Some of President Joe Biden’s most notable accomplishments happened without any Republican support. The American Rescue Plan, for example, passed last year with zero GOP votes — though some Republicans were eager to take credit for it anyway — and the Inflation Reduction Act is similarly advancing along party lines.
But by any fair measure, the White House has also scored far more bipartisan wins than expected over the last year and a half. CNN’s Dana Bash asked Sen. Lindsey Graham over the weekend whether Biden deserves credit for trying to get legislation passed “in a bipartisan way.” The South Carolina Republican conceded, “Yes, he signed things that made sense.”
One of those things was signed into law this morning. CNBC reported:
President Joe Biden on Tuesday signed a bipartisan bill that aims to strengthen U.S. competitiveness with China by investing billions of dollars in domestic semiconductor manufacturing and science research.... The bill, dubbed the CHIPS and Science Act, includes more than $52 billion for U.S. companies producing computer chips, as well as billions more in tax credits to encourage investment in semiconductor manufacturing. It also provides tens of billions of dollars to fund scientific research and development, and to spur the innovation and development of other U.S. tech.
It is, as Senate Majority Leader Chuck Schumer put it the other day, one of the largest investments in American manufacturing and science “in a generation.”
But stepping back, what’s striking is the degree to which these circumstances are familiar. Last week, for example, there was a bipartisan Senate vote on strengthening NATO by approving the accession of Sweden and Finland, and that measure was approved with 95 votes out of 100.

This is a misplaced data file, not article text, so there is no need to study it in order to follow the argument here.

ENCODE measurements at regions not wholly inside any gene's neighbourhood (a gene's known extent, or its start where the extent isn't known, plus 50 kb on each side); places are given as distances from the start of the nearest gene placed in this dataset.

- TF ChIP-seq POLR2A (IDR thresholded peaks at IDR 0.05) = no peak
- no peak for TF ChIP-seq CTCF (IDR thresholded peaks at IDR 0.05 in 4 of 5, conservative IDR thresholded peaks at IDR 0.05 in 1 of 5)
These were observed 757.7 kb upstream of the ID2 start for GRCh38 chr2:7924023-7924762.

Around the same time, there was bipartisan support for the PACT Act — a significant expansion of veterans’ benefits — which Biden will also sign into law this week.
That came on the heels of the Bipartisan Safer Communities Act — the first major legislation to address gun violence in nearly three decades — which, as the name implies, also passed with some bipartisan backing.
Circling back to our earlier coverage, the list keeps going. In March, for example, both parties agreed on an important Postal Service Reform Act, which Biden was only too pleased to sign into law. Before that, a bill on forced arbitration was also a worthwhile breakthrough, as was the Emmett Till Anti-Lynching Act. The parties also reached an agreement on reauthorizing the Violence Against Women Act, which was added to a larger spending package that passed.
What’s more, it was last fall when the president also signed into law a significant, bipartisan infrastructure package.
What’s more, there may yet be a couple more: Democratic leaders have vowed to hold votes on marriage equality and reforming the Electoral Count Act, and there’s decent odds that these bills might actually pass.
For a White House eager to show that Biden and Democratic leaders can make meaningful progress on bipartisan measures that will make a difference, there’s a growing list of credible success stories.